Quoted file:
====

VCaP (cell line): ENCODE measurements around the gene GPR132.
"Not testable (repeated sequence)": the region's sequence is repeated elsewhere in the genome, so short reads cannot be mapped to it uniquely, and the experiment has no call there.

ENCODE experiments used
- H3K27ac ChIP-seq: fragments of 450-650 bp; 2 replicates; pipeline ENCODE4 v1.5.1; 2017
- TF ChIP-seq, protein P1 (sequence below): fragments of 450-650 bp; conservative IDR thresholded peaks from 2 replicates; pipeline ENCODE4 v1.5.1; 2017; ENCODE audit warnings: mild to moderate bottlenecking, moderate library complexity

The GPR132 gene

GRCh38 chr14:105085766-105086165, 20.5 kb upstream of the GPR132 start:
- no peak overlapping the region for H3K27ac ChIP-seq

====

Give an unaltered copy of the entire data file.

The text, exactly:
VCaP (cell line): ENCODE measurements around the gene GPR132.
"Not testable (repeated sequence)": the region's sequence is repeated elsewhere in the genome, so short reads cannot be mapped to it uniquely, and the experiment has no call there.

ENCODE experiments used
- H3K27ac ChIP-seq: fragments of 450-650 bp; 2 replicates; pipeline ENCODE4 v1.5.1; 2017
- TF ChIP-seq, protein P1 (sequence below): fragments of 450-650 bp; conservative IDR thresholded peaks from 2 replicates; pipeline ENCODE4 v1.5.1; 2017; ENCODE audit warnings: mild to moderate bottlenecking, moderate library complexity

The GPR132 gene

GRCh38 chr14:105085766-105086165, 20.5 kb upstream of the GPR132 start:
- no peak overlapping the region for H3K27ac ChIP-seq